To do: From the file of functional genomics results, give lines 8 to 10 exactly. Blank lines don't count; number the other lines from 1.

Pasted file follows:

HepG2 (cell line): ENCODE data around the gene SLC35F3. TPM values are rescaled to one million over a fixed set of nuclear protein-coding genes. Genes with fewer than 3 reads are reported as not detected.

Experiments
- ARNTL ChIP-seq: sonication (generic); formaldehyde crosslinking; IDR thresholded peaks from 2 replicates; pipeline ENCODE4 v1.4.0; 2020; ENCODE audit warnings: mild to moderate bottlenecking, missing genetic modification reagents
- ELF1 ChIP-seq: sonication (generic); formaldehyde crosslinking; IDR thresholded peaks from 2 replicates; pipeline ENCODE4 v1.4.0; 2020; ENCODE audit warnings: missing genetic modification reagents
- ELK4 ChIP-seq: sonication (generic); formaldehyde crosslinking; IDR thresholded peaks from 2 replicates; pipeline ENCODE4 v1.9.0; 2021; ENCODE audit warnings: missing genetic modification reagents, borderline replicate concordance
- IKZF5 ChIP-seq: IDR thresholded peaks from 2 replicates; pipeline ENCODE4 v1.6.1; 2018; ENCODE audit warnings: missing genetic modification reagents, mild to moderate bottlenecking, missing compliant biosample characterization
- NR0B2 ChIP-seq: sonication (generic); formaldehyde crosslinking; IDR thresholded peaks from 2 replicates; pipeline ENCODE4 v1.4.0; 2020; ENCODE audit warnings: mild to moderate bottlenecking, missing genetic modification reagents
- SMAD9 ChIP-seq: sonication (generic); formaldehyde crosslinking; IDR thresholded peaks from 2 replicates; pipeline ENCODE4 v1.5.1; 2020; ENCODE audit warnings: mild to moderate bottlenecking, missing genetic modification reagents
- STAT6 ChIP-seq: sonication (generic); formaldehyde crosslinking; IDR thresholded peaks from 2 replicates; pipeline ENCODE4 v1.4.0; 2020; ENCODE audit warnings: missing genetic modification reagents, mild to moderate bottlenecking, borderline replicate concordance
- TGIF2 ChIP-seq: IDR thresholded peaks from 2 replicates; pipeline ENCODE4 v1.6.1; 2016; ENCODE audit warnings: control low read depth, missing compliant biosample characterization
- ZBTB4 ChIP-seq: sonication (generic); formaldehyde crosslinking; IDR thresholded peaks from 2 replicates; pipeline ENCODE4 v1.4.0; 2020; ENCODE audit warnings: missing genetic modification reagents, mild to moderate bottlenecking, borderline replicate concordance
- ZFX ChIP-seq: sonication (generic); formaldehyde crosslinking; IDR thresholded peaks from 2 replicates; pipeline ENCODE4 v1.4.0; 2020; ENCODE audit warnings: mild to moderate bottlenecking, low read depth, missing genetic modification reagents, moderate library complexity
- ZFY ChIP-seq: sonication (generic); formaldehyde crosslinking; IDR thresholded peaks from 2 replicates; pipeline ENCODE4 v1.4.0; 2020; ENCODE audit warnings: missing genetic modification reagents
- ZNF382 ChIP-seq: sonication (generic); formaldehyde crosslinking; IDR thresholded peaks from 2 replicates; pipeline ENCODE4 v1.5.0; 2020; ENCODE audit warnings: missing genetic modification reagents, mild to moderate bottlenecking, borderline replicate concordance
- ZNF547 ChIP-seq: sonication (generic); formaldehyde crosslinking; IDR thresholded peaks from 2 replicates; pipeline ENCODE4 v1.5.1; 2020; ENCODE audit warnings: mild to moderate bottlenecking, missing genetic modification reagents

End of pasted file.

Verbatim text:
- SMAD9 ChIP-seq: sonication (generic); formaldehyde crosslinking; IDR thresholded peaks from 2 replicates; pipeline ENCODE4 v1.5.1; 2020; ENCODE audit warnings: mild to moderate bottlenecking, missing genetic modification reagents
- STAT6 ChIP-seq: sonication (generic); formaldehyde crosslinking; IDR thresholded peaks from 2 replicates; pipeline ENCODE4 v1.4.0; 2020; ENCODE audit warnings: missing genetic modification reagents, mild to moderate bottlenecking, borderline replicate concordance
- TGIF2 ChIP-seq: IDR thresholded peaks from 2 replicates; pipeline ENCODE4 v1.6.1; 2016; ENCODE audit warnings: control low read depth, missing compliant biosample characterization